Monday, March 15, 2010

Mediterranean Diet

heart healthy

If you're looking for a heart-healthy eating plan, the Mediterranean diet might be right for you. The Mediterranean diet incorporates the basics of healthy eating — plus a splash of flavorful olive oil and perhaps a glass of red wine — among other components characterizing the traditional cooking style of countries bordering the Mediterranean Sea.

Most healthy diets include fruits, vegetables, fish and whole grains, and limit unhealthy fats. While these parts of a healthy diet remain tried-and-true, subtle variations or differences in proportions of certain foods may make a difference in your risk of heart disease.

Benefits of the Mediterranean diet
The Mediterranean diet is thought to reduce your risk of heart disease. In fact, a 2007 study conducted in the United States found that both men and women who consumed a Mediterranean diet lowered their risk of death from both heart disease and cancer.

Key components of the Mediterranean diet include:

Getting plenty of exercise and eating your meals with family and friends
Eating a generous amount of fruits and vegetables
Consuming healthy fats such as olive oil and canola oil
Using herbs and spices instead of salt to flavor foods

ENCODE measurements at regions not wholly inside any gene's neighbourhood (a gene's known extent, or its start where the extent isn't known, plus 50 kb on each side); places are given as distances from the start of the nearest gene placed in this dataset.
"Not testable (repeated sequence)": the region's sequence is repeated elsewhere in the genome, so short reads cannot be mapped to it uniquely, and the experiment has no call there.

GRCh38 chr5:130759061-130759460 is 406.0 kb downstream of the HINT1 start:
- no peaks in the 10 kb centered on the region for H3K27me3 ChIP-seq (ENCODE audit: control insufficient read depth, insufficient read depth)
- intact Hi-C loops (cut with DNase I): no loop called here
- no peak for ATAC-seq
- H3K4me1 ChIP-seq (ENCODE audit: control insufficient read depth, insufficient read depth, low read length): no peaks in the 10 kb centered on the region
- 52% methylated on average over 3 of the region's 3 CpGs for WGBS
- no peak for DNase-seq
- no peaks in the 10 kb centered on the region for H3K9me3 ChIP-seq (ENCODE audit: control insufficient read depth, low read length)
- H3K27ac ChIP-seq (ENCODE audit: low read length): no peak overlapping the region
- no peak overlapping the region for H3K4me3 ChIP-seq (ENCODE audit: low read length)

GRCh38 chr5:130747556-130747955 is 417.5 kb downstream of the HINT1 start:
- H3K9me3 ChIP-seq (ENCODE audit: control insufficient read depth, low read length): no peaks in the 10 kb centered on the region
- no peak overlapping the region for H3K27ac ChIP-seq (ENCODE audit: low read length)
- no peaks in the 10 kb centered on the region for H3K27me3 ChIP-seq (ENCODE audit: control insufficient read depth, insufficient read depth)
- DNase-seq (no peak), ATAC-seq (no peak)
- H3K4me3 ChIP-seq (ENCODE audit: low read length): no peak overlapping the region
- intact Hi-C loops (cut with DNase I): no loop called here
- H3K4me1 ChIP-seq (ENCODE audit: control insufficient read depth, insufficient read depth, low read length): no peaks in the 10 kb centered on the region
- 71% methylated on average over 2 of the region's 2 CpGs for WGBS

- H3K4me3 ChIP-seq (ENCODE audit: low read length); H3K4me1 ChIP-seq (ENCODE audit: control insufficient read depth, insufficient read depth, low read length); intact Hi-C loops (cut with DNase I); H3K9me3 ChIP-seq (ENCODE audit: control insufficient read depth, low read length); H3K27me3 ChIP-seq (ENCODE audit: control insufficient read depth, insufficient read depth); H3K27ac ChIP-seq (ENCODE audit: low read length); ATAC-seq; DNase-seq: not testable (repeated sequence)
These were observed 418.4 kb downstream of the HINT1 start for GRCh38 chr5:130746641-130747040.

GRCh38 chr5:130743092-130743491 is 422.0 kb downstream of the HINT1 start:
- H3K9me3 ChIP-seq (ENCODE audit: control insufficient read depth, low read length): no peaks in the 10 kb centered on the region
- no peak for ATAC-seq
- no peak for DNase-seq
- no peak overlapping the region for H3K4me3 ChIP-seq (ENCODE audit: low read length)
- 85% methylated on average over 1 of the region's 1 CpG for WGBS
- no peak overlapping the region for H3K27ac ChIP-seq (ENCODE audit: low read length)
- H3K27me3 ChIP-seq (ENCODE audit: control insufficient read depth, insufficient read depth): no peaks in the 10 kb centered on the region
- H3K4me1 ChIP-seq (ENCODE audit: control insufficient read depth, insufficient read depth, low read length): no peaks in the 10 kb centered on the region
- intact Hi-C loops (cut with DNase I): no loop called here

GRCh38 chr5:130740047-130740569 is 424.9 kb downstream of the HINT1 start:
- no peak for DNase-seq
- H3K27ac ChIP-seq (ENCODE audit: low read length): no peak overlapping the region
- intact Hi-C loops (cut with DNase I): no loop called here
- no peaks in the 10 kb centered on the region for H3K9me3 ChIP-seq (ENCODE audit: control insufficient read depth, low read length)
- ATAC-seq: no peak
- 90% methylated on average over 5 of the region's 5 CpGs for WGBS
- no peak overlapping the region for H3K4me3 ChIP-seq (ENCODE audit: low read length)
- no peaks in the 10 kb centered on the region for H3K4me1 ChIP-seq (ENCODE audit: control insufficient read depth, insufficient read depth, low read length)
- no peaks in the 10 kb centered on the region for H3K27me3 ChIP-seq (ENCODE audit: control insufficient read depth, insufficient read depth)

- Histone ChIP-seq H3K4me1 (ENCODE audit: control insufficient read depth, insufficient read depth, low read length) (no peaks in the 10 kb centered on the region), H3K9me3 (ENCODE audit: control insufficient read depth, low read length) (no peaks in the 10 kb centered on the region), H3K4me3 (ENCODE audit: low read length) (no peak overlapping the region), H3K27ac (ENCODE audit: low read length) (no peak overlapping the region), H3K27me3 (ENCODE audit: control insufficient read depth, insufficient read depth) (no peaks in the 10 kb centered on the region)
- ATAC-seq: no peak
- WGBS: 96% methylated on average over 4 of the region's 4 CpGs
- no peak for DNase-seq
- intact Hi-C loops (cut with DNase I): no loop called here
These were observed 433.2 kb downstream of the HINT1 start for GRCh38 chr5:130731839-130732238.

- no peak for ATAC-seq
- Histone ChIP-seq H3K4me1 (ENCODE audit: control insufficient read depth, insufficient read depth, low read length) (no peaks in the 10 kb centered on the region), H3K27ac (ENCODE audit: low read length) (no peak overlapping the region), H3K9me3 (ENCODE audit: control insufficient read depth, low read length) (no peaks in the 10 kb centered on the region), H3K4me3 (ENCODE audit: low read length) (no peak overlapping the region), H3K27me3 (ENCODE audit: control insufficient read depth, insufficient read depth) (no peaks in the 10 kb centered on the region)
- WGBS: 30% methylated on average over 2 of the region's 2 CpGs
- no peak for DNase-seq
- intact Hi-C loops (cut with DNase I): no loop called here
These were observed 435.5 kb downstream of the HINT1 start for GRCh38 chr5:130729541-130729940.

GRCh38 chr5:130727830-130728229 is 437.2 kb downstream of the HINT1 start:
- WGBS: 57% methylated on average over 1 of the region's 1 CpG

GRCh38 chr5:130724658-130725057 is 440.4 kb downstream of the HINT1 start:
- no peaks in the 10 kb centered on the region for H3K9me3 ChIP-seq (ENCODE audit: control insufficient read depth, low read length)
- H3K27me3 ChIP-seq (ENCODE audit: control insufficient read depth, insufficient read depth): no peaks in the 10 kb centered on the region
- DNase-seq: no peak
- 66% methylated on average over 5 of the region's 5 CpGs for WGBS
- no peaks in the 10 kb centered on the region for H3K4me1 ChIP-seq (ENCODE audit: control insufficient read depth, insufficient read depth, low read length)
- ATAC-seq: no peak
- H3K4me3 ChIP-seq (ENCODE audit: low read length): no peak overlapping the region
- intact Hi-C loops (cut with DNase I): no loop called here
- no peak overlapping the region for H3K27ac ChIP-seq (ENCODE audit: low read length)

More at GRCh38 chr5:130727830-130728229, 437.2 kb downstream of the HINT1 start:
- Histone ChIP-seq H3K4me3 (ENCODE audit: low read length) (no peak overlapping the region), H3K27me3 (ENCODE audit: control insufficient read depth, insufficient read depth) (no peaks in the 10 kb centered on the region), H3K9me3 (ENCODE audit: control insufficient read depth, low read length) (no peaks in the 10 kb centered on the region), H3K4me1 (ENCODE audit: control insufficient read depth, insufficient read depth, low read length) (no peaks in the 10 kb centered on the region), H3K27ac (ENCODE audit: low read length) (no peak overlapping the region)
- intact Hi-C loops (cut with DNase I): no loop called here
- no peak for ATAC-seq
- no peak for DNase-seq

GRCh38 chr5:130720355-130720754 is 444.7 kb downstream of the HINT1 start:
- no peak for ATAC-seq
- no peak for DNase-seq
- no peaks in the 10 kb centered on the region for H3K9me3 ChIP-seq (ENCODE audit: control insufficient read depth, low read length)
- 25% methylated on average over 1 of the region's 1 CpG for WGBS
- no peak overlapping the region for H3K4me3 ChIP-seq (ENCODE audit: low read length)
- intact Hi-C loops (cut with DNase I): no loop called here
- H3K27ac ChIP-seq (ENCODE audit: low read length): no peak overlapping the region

Eating small portions of nuts
Drinking red wine, in moderation, for some
Consuming very little red meat
Eating fish or shellfish at least twice a week
Fruits, vegetables, nuts and grains
The Mediterranean diet traditionally includes fruits, vegetables, pasta and rice. For example, residents of Greece eat very little red meat and average nine servings a day of antioxidant-rich fruits and vegetables. The Mediterranean diet has been associated with a lower level of oxidized low-density lipoprotein (LDL) cholesterol — the "bad" cholesterol that's more likely to build up deposits in your arteries.

Nuts are another part of a healthy Mediterranean diet. Nuts are high in fat (approximately 80 percent of their calories come from fat), but tree nuts, including walnuts, pecans, almonds and hazel nuts, are low in saturated fat. Nuts are high in calories, so they should not be eaten in large amounts — generally no more than a handful a day. For the best nutrition, avoid honey-roasted or heavily salted nuts.

Grains in the Mediterranean region are typically whole grain and usually contain very few unhealthy trans fats, and bread is an important part of the diet there. However, throughout the Mediterranean region, bread is eaten without butter or margarines, which contain saturated or trans fats.